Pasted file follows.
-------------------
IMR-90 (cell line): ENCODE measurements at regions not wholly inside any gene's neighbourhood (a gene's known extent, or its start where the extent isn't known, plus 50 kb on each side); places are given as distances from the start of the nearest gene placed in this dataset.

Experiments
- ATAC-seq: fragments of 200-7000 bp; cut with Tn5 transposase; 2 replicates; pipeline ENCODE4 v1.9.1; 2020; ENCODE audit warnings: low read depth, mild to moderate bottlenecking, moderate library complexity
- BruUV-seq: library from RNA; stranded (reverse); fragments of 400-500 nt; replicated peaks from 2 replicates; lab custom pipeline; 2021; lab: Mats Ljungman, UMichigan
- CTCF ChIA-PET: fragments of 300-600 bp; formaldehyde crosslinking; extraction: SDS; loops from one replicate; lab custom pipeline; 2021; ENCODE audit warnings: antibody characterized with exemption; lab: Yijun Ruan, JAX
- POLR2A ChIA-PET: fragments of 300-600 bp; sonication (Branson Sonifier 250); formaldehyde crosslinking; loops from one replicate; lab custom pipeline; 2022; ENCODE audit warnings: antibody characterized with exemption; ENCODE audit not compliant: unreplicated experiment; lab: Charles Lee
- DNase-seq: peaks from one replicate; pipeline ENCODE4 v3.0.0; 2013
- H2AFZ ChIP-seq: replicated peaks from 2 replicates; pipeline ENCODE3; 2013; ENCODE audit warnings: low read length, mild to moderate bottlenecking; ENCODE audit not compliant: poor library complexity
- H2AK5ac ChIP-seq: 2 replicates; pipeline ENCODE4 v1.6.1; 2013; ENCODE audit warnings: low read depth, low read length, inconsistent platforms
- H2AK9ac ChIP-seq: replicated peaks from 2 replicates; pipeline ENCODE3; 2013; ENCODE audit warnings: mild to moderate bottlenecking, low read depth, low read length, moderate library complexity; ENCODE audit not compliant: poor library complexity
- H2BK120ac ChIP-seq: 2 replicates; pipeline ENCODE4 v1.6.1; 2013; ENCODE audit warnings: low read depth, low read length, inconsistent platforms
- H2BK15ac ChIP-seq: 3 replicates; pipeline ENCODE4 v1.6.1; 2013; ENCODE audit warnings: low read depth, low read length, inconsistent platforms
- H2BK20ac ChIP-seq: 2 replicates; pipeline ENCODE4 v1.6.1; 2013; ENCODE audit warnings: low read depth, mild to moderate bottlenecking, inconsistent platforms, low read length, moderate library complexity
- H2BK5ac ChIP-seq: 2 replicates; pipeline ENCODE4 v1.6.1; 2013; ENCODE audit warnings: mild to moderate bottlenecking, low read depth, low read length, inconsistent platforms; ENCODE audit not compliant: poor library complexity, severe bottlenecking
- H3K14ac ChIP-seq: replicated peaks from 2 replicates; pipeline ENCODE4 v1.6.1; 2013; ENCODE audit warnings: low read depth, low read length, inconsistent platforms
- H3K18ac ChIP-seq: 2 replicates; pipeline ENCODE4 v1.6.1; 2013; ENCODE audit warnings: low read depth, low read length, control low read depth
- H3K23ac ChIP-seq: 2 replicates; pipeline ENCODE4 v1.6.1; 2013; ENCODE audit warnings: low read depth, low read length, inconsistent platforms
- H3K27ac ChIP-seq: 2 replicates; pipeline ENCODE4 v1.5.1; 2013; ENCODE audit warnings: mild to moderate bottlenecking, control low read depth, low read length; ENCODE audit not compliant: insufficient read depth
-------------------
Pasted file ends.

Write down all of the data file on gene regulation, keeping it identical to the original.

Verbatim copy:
IMR-90 (cell line): ENCODE measurements at regions not wholly inside any gene's neighbourhood (a gene's known extent, or its start where the extent isn't known, plus 50 kb on each side); places are given as distances from the start of the nearest gene placed in this dataset.

Experiments
- ATAC-seq: fragments of 200-7000 bp; cut with Tn5 transposase; 2 replicates; pipeline ENCODE4 v1.9.1; 2020; ENCODE audit warnings: low read depth, mild to moderate bottlenecking, moderate library complexity
- BruUV-seq: library from RNA; stranded (reverse); fragments of 400-500 nt; replicated peaks from 2 replicates; lab custom pipeline; 2021; lab: Mats Ljungman, UMichigan
- CTCF ChIA-PET: fragments of 300-600 bp; formaldehyde crosslinking; extraction: SDS; loops from one replicate; lab custom pipeline; 2021; ENCODE audit warnings: antibody characterized with exemption; lab: Yijun Ruan, JAX
- POLR2A ChIA-PET: fragments of 300-600 bp; sonication (Branson Sonifier 250); formaldehyde crosslinking; loops from one replicate; lab custom pipeline; 2022; ENCODE audit warnings: antibody characterized with exemption; ENCODE audit not compliant: unreplicated experiment; lab: Charles Lee
- DNase-seq: peaks from one replicate; pipeline ENCODE4 v3.0.0; 2013
- H2AFZ ChIP-seq: replicated peaks from 2 replicates; pipeline ENCODE3; 2013; ENCODE audit warnings: low read length, mild to moderate bottlenecking; ENCODE audit not compliant: poor library complexity
- H2AK5ac ChIP-seq: 2 replicates; pipeline ENCODE4 v1.6.1; 2013; ENCODE audit warnings: low read depth, low read length, inconsistent platforms
- H2AK9ac ChIP-seq: replicated peaks from 2 replicates; pipeline ENCODE3; 2013; ENCODE audit warnings: mild to moderate bottlenecking, low read depth, low read length, moderate library complexity; ENCODE audit not compliant: poor library complexity
- H2BK120ac ChIP-seq: 2 replicates; pipeline ENCODE4 v1.6.1; 2013; ENCODE audit warnings: low read depth, low read length, inconsistent platforms
- H2BK15ac ChIP-seq: 3 replicates; pipeline ENCODE4 v1.6.1; 2013; ENCODE audit warnings: low read depth, low read length, inconsistent platforms
- H2BK20ac ChIP-seq: 2 replicates; pipeline ENCODE4 v1.6.1; 2013; ENCODE audit warnings: low read depth, mild to moderate bottlenecking, inconsistent platforms, low read length, moderate library complexity
- H2BK5ac ChIP-seq: 2 replicates; pipeline ENCODE4 v1.6.1; 2013; ENCODE audit warnings: mild to moderate bottlenecking, low read depth, low read length, inconsistent platforms; ENCODE audit not compliant: poor library complexity, severe bottlenecking
- H3K14ac ChIP-seq: replicated peaks from 2 replicates; pipeline ENCODE4 v1.6.1; 2013; ENCODE audit warnings: low read depth, low read length, inconsistent platforms
- H3K18ac ChIP-seq: 2 replicates; pipeline ENCODE4 v1.6.1; 2013; ENCODE audit warnings: low read depth, low read length, control low read depth
- H3K23ac ChIP-seq: 2 replicates; pipeline ENCODE4 v1.6.1; 2013; ENCODE audit warnings: low read depth, low read length, inconsistent platforms
- H3K27ac ChIP-seq: 2 replicates; pipeline ENCODE4 v1.5.1; 2013; ENCODE audit warnings: mild to moderate bottlenecking, control low read depth, low read length; ENCODE audit not compliant: insufficient read depth